Populations who may benefit from targeted support
Targeted support should be available for population groups with relatively low breastfeeding initiation and duration. Women who may benefit from increased breastfeeding encouragement and support can include: multiparous mothers with previous negative breastfeeding experience8, mothers returning to work9, mothers who smoke10, mothers of Indigenous children11 and mothers from CALD backgrounds.
Although different in composition, infant formula is an adequate source of nutrients for infants who are not breastfed12. Parents seeking to bottle feed their infants should receive appropriate support and guidance around formula feeding, including: volume, frequency of feeds, feeding cues and sterilisation and preparation of formula.
Mothers who had intended to breastfeed, but were unable to, may feel a sense of guilt or failure for adopting formula feeds. It is important that treating medical practitioners provide appropriate reassurance about the efficacy of formula feeding and work to remove any stigma associated with infant formula.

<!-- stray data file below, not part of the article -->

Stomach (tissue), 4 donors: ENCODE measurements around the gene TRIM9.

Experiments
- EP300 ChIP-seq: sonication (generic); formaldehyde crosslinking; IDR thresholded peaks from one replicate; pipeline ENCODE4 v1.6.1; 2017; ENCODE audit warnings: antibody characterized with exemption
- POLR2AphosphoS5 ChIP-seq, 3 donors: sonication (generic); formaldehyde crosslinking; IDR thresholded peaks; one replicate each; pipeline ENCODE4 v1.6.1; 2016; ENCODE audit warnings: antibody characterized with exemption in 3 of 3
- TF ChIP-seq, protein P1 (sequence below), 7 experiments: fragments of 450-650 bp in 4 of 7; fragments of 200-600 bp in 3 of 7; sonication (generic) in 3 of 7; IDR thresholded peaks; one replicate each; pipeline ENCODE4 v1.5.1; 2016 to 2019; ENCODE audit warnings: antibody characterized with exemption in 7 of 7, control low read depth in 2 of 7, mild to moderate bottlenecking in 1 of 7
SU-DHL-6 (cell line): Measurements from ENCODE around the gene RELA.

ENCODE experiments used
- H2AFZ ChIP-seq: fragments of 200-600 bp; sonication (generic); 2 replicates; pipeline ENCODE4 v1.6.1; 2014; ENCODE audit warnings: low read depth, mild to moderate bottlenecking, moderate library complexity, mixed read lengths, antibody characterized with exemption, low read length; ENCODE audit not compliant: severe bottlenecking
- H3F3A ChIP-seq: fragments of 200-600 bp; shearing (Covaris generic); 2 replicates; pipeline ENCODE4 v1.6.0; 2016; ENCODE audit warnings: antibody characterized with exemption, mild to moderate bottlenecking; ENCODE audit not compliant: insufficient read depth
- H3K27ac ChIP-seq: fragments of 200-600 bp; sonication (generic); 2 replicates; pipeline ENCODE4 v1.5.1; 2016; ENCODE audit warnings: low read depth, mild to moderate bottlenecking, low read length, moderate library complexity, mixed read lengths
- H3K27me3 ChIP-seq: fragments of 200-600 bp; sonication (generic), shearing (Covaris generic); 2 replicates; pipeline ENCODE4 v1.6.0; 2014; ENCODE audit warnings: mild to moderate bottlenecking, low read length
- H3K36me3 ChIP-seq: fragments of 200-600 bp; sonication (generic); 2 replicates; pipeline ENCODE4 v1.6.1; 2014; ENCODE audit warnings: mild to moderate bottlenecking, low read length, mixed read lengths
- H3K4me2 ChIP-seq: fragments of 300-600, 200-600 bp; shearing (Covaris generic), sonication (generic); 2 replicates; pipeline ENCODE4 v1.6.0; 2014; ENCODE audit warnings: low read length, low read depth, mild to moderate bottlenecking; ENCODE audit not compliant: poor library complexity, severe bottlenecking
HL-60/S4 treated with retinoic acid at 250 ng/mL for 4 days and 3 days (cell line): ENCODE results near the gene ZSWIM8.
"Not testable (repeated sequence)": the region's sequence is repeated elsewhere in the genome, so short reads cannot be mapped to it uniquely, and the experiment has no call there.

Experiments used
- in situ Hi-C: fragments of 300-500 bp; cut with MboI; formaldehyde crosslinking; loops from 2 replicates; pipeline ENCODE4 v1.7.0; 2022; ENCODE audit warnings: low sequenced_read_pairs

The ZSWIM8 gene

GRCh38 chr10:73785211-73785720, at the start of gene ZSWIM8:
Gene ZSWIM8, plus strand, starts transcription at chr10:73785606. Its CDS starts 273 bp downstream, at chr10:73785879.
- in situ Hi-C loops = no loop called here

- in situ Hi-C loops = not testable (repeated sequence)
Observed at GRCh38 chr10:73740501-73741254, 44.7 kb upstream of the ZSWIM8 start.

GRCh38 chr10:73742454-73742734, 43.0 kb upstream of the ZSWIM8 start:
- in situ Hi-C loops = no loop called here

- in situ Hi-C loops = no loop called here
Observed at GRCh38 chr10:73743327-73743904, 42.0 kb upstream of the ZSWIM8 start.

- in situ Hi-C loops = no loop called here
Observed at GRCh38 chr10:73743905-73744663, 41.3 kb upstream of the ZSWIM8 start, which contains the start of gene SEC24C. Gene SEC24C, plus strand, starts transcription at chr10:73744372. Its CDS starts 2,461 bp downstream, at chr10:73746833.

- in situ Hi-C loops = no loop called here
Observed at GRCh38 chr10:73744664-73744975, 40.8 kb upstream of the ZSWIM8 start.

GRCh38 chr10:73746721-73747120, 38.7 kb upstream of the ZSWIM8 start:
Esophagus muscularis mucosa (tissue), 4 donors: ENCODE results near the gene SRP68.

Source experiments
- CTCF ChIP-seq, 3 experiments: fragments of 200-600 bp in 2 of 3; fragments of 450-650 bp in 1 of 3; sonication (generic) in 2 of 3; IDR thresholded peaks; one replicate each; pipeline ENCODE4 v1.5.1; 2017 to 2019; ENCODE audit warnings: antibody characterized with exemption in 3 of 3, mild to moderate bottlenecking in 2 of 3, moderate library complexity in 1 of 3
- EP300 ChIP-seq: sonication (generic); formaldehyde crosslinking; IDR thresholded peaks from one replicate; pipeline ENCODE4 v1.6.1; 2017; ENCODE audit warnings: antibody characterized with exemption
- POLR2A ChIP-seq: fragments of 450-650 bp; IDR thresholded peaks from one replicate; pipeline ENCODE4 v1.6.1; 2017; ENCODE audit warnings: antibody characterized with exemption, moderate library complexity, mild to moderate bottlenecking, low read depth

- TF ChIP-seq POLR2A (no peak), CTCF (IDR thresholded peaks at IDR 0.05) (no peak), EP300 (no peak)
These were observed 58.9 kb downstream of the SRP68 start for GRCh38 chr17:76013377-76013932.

The Marketing in Australia of Infant Formula (MAIF) Agreement is a voluntary, self-regulatory code which restricts signatories’ ability to promote and market breastmilk substitutes13. The purpose of the agreement is to protect and encourage the promotion of breastmilk as the optimal source of nutrients for all infants. Efforts should be made to ensure that parents who are unable or choose not to breastfeed can still access appropriate support and information to allow them to effectively feed their infant.
Infant feeding patterns
Parents should receive appropriate education regarding infant feeding patterns, perception of milk supply and infant feeding cues. Parental anxiety around feeding can contribute to feeding difficulties, which may further exacerbate the parental anxieties. Every infant is unique and feeding patterns and behaviour are likely to differ substantially, even between siblings. For parents, learning to predict and accommodate the feeding pattern of their newborn infant can be the cause of anxiety and tension. Medical practitioners can be an appropriate source of reassurance and support through this period.